It promotes changes that empower people working on the land with more rights on issues that impact their everyday working lives. The movement believes that real change can occur only when local communities have greater control over local productive resources, and more social and political power.

Whenever international institutions like the World Trade Organisation (WTO), World Bank (WB), and the Food and Agriculture Organisation (FAO) meet to discuss agricultural and food issues La Vía Campesina[ 1 ] (LVC) aims to have a presence. LVC is also active in local communities whenever peasants and farming families in places - such as Honduras, Mexico, Brazil, Guatemala, Indonesia, Europe or Canada - are resisting the spread of genetically‐modified seeds, or are being evicted from their land to facilitate urban sprawl, golf course development, intensive shrimp or pig farming, or oil-palm plantations.

brochure linkThis uprising of the peasantry is surprising to many westerners. It was always assumed that modern intensive agriculture would eventually supplant the old ways of farming. Surely by now that should all be gone! Instead, peasants are turning up everywhere[ 2 ], a troublesome and discordant voice to those extolling the praises of economic globalisation. La Vía Campesina has become an outspoken radical opposition to the globalised corporate model of agriculture.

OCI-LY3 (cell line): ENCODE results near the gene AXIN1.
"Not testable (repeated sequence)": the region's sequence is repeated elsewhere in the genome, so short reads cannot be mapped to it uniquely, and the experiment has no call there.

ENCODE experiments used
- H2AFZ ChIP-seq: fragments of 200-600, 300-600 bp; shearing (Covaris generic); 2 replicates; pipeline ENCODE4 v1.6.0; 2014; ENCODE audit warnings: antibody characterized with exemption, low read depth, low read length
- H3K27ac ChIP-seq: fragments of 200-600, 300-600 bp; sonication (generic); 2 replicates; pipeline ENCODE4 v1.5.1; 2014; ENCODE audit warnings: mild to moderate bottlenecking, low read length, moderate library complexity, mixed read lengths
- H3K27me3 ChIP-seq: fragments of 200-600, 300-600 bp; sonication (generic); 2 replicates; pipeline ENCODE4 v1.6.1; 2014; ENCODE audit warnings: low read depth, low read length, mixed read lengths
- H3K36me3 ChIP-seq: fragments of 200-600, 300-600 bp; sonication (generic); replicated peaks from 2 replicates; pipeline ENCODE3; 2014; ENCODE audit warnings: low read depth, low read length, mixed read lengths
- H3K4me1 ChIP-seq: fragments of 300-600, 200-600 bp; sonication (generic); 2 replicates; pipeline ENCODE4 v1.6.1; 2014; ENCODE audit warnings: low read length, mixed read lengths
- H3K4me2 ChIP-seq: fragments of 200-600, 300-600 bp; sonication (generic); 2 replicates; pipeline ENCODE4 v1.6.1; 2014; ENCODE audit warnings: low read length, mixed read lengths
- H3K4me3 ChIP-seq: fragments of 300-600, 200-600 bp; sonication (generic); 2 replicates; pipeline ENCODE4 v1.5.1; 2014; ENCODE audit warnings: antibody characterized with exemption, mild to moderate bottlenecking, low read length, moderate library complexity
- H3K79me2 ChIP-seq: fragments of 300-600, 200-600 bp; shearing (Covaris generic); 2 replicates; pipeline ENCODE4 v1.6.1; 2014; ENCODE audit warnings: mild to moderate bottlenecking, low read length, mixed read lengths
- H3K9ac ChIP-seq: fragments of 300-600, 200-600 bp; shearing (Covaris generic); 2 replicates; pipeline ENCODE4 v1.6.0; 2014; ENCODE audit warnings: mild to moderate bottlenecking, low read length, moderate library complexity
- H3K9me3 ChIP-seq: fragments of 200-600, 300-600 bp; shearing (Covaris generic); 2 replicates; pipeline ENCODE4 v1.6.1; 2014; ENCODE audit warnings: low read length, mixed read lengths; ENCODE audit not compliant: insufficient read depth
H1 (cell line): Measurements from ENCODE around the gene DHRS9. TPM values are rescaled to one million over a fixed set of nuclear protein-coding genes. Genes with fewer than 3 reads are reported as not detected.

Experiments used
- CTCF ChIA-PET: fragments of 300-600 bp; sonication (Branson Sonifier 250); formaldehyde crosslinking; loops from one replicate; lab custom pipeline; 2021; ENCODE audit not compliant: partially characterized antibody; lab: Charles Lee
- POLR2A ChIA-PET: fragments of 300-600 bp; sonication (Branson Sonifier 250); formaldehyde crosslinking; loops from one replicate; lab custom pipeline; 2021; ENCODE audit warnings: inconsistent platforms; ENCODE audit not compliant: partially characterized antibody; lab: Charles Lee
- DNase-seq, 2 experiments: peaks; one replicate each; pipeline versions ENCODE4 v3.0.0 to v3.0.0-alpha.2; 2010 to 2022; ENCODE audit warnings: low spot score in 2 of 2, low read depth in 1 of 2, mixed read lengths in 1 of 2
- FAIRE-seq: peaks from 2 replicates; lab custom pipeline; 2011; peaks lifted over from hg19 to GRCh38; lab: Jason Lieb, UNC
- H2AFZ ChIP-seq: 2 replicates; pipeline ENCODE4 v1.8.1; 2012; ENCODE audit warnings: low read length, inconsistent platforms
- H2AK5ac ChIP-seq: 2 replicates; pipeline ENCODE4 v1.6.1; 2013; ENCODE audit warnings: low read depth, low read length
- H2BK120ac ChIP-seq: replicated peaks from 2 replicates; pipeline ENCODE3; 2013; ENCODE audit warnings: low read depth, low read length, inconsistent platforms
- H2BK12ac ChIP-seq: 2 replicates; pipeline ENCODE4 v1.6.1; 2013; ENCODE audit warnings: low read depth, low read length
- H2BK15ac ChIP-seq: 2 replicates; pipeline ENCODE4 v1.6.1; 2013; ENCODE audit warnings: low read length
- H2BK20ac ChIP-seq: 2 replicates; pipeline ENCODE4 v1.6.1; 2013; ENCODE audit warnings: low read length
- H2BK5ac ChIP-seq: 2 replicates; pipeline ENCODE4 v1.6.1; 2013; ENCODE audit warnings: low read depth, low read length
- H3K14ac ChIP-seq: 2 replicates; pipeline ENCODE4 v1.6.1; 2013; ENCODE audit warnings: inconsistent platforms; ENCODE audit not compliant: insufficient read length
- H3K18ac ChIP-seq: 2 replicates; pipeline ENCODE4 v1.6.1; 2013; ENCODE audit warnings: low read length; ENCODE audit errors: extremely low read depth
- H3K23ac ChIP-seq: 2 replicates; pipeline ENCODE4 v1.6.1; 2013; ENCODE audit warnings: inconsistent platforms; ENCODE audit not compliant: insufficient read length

Politically, the (neo)-liberalisation of agriculture is a war on peasants: it decimates rural communities and farming families. Environmentally, it causes a degradation of the rural ecology and biodiversity, causing superbugs, superweeds and toxified soils.
La Via Campesina is strongly rooted in local communities, at the same time being increasingly engaged on the international stage. Its growing visibility as a key social actor has attracted the attention of many rural organisations. It now includes 164 organisations from 73 countries. Much of its success is due to the fact that it is represents the diverse interests of its membership, balancing potentially divisive issues such as gender, race, class, culture and North/South relations3. According to LVC the conflict is not between farmers of the North and peasants of the South, rather, the struggle is over two competing models of land-use, social and economic development. On the one hand the neoliberal corporate-driven model of input/output agriculture; on the other hand the socialised model of ecologically-based sustainable agriculture geared to localised resources and markets.